‘No breakthrough in US-China trade talks’

January 20,2019

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Washington: White House economic adviser Larry Kudlow has played down reports of a breakthrough in US-China trade talks, but said progress had been made.

"We´ve made some progress with China in the deputy´s meeting in Beijing," Larry Kudlow, director of the National Economic Council, told Fox Business. But he added: "Nothing has been resolved, nothing on paper, no contracts."

Recent news reports of a deal being imminent were not accurate, he said.

“It’s going to take time. We are moving,” he said. “I’d love to make a deal. I’m a free trader but it’s got to be a great deal.”

However, President Trump does remain optimistic on the prospect of reaching a trade deal and is shrewdly negotiating with Beijing to strike the best deal for the U.S. “He wants to make a China deal that is a great deal for America and its workforce and its farmers and its manufacturers and its technology,” Kudlow said.

Bloomberg had reported earlier Friday that Beijing had offered to eliminate its soaring trade surplus with the United States in five years.

The US sent a delegation led by Deputy Trade Representative Jeffrey Gerrish to Beijing earlier this month, where they held talks with China´s foreign ministry to seek ways to end their trade war.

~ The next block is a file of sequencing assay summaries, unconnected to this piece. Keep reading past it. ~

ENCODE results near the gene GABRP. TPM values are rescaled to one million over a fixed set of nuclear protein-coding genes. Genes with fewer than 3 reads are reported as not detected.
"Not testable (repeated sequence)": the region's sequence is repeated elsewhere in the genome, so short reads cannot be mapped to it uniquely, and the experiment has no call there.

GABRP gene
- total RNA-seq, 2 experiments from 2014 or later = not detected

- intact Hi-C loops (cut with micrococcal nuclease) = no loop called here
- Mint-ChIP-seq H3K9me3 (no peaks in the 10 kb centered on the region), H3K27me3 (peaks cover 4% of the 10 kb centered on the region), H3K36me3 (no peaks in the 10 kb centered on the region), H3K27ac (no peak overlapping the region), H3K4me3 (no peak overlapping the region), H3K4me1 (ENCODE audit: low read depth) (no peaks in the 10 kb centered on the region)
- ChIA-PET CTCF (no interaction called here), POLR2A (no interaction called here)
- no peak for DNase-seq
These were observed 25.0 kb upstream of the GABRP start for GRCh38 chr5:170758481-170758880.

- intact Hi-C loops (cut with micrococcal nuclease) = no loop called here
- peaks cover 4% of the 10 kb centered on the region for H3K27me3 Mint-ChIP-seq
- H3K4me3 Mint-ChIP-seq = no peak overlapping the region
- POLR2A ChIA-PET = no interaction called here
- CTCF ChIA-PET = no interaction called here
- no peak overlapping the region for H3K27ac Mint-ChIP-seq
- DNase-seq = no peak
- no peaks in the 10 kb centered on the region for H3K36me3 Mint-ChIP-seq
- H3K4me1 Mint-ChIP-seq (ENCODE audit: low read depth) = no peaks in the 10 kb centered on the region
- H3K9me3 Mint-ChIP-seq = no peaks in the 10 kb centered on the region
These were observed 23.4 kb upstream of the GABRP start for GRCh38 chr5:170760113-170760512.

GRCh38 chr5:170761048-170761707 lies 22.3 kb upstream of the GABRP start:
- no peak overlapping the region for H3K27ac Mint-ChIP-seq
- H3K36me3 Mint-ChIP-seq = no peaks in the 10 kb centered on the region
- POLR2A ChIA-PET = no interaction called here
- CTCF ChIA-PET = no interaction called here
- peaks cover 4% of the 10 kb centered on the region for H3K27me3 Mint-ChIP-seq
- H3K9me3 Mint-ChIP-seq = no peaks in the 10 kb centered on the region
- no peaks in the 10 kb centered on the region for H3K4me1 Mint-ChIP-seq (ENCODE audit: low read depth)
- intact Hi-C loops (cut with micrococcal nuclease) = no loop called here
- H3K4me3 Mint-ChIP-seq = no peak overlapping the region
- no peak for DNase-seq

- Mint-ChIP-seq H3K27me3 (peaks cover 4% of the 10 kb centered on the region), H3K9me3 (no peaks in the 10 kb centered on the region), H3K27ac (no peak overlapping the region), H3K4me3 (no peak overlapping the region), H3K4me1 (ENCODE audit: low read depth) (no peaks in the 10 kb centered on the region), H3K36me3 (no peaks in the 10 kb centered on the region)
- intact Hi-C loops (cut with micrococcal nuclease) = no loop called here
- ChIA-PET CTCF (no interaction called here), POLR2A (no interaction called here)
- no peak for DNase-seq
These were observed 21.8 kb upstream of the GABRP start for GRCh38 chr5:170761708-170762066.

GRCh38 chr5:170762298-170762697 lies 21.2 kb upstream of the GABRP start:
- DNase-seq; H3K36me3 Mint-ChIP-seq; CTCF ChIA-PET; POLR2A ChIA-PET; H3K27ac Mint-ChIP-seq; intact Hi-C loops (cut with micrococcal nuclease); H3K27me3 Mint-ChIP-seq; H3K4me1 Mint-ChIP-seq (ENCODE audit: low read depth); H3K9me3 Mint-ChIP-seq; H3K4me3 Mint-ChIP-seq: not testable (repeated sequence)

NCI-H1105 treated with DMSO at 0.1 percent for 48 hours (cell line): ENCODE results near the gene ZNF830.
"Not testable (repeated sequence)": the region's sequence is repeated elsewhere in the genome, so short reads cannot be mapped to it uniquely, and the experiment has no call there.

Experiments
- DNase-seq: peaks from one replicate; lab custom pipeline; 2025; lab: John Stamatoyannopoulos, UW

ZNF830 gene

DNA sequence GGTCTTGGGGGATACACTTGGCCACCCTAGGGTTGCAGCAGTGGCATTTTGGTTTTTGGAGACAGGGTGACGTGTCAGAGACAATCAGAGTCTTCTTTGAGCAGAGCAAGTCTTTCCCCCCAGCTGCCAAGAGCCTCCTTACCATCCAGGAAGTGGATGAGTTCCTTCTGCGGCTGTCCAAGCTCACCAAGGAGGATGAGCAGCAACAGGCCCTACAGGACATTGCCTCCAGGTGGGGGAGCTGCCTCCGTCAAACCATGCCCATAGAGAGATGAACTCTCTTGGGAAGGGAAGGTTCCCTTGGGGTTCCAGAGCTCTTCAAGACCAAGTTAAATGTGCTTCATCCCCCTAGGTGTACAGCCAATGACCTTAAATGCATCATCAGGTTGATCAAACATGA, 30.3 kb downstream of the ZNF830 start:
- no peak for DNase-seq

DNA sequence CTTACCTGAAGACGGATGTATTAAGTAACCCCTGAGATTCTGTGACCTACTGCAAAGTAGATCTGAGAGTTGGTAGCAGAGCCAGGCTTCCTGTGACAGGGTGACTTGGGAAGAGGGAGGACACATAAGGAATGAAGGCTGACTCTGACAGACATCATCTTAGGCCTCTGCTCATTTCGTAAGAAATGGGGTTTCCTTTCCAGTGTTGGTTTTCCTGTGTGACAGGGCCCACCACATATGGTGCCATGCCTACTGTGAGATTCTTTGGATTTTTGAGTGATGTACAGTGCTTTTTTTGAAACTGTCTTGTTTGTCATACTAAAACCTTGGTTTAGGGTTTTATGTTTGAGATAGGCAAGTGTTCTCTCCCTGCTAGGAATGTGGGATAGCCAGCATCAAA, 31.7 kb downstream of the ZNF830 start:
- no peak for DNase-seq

China´s chief negotiator on trade disputes with the United States, Vice Premier Liu He, is due in Washington on January 30 and 31 for the next round talks. Liu’s visit follows lower-level negotiations held in Beijing last week to resolve the bitter dispute between the world’s two largest economies by March 2, when the Trump administration is scheduled to increase tariffs on $200 billion worth of Chinese goods.

A U.S. team led by Deputy U.S. Trade Representative Jeffrey Gerrish, and representatives from the U.S. Departments of Agriculture, Commerce, Energy and Treasury, along with White House senior officials, met with China’s Foreign Ministry a little over a week ago as the two sides look to end the trade spat that is striking fear of a global economic slowdown.

The world’s two largest economies have been locked in a trade war since last year that has resulted in a tit-for-tat tariffs against each other's goods. —AFP/Monitoring


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